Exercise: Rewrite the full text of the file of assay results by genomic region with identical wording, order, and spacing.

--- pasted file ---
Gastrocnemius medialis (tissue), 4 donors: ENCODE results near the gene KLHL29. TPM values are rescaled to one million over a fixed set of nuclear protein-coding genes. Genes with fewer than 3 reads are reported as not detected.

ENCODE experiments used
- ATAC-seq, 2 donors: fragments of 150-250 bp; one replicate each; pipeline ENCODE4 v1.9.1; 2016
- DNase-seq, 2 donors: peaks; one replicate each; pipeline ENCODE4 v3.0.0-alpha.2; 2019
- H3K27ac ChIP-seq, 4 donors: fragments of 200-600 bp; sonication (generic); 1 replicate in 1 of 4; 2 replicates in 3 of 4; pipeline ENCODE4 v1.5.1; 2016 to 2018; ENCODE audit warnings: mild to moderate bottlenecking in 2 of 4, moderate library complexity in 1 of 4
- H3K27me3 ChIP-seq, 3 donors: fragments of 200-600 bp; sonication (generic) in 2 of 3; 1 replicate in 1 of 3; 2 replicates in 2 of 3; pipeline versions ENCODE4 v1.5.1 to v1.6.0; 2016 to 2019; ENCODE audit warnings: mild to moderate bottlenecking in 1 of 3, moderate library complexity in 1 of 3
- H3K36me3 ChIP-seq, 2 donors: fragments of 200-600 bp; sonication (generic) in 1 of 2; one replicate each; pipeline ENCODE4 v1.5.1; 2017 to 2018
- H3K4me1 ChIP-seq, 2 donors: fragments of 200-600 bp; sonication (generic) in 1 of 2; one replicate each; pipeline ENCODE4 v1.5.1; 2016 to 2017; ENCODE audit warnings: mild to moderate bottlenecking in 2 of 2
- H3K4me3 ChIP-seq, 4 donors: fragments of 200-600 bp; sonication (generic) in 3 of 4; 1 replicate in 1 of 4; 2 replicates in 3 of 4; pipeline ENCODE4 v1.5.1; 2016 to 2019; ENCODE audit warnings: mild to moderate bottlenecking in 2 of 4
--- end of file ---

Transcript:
Gastrocnemius medialis (tissue), 4 donors: ENCODE results near the gene KLHL29. TPM values are rescaled to one million over a fixed set of nuclear protein-coding genes. Genes with fewer than 3 reads are reported as not detected.

ENCODE experiments used
- ATAC-seq, 2 donors: fragments of 150-250 bp; one replicate each; pipeline ENCODE4 v1.9.1; 2016
- DNase-seq, 2 donors: peaks; one replicate each; pipeline ENCODE4 v3.0.0-alpha.2; 2019
- H3K27ac ChIP-seq, 4 donors: fragments of 200-600 bp; sonication (generic); 1 replicate in 1 of 4; 2 replicates in 3 of 4; pipeline ENCODE4 v1.5.1; 2016 to 2018; ENCODE audit warnings: mild to moderate bottlenecking in 2 of 4, moderate library complexity in 1 of 4
- H3K27me3 ChIP-seq, 3 donors: fragments of 200-600 bp; sonication (generic) in 2 of 3; 1 replicate in 1 of 3; 2 replicates in 2 of 3; pipeline versions ENCODE4 v1.5.1 to v1.6.0; 2016 to 2019; ENCODE audit warnings: mild to moderate bottlenecking in 1 of 3, moderate library complexity in 1 of 3
- H3K36me3 ChIP-seq, 2 donors: fragments of 200-600 bp; sonication (generic) in 1 of 2; one replicate each; pipeline ENCODE4 v1.5.1; 2017 to 2018
- H3K4me1 ChIP-seq, 2 donors: fragments of 200-600 bp; sonication (generic) in 1 of 2; one replicate each; pipeline ENCODE4 v1.5.1; 2016 to 2017; ENCODE audit warnings: mild to moderate bottlenecking in 2 of 2
- H3K4me3 ChIP-seq, 4 donors: fragments of 200-600 bp; sonication (generic) in 3 of 4; 1 replicate in 1 of 4; 2 replicates in 3 of 4; pipeline ENCODE4 v1.5.1; 2016 to 2019; ENCODE audit warnings: mild to moderate bottlenecking in 2 of 4